You must put away your greens.
Start with blue, for the sky. Or brown, for the ground and for the mountains. Yellow, for the dotted lines of roads that no one but you is driving.
Yes, first take your blue. Paint the sky, bluer near you, softer and white near the mountains in the distance. Paint the parched branches, blue in their dryness. Paint the mountains that look blue and one-dimensional in the distance, straight-edged and bumped, like a third-grader has drawn them with colored pencils.
Then maybe take your brown. There are a thousand browns–sand, sienna, burnt umber, the colors of a crayon box. Wallace Stegner was right–there is enough color here, just in the browns, to satisfy you if you let it.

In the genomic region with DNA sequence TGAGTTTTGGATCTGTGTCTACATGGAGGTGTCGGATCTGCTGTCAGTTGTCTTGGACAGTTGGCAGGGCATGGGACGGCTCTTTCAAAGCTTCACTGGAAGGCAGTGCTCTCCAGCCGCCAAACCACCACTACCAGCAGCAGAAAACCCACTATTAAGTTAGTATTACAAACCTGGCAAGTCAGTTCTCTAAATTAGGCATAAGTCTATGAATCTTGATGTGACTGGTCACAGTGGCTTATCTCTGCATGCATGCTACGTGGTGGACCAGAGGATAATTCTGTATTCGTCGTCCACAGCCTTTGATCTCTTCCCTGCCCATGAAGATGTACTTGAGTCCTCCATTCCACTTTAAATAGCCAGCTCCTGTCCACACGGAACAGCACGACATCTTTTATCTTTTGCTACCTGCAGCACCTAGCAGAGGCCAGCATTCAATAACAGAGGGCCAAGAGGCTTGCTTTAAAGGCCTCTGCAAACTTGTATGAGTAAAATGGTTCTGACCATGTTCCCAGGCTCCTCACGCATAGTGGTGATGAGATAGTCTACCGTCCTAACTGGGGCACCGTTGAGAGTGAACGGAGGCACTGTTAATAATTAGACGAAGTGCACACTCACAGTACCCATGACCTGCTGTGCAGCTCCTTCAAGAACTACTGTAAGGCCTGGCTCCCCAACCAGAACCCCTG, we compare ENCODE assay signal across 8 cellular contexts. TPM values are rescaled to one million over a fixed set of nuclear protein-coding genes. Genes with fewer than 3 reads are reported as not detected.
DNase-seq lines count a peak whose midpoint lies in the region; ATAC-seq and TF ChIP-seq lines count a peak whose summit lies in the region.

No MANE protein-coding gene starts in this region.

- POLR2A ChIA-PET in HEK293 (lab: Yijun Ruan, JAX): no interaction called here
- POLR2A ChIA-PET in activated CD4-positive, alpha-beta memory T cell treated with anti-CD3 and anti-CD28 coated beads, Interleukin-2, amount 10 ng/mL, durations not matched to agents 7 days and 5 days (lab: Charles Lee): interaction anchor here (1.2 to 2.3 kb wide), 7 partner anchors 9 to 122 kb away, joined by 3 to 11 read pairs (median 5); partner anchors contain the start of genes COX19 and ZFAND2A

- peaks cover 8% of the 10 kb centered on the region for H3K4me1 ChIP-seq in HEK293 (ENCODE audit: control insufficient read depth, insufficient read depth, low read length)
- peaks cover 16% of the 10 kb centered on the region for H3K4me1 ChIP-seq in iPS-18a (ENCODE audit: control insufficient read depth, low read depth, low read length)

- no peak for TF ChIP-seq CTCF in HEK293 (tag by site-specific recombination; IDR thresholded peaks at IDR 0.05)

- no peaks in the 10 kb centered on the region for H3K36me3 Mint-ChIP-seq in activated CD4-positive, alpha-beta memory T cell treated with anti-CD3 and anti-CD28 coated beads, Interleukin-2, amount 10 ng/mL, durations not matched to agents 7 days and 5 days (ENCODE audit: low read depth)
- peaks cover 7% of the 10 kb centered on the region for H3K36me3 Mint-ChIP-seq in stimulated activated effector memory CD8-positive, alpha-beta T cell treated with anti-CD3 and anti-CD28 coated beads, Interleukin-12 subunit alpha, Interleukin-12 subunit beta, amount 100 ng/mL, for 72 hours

Mix the brown. With red, for the mountains that are just beginning to turn. If you drove north, to Sedona, to Flagstaff, they would turn more red. But you are not north. You are here. Mix the browns. Apply paint to paper, to canvas. There is beauty, in this.
In an hour or a day or a month, your eyes will adjust, as to the darkness. You will beg for your greens. You will see green everywhere. The lechaguilla and chapparral and yucca in New Mexico. The saguaros in the mountains around Tucson, their many arms curving toward the sky. Soft mint: the succulents that grow just on the roadside. Bright kelly green: the thick bushes and spindly bushes that you could mistake for grass if you did not look close.
But you do.
Now you may get out your greens. Paint the plants that stretch their branches to the sky, soft like pipe cleaners. Paint the things that look like grass to you, you with the lush green lawn. Paint the bushes as tall as trees.
There is a miracle here. There is color. There is life. And you have eyes to see it.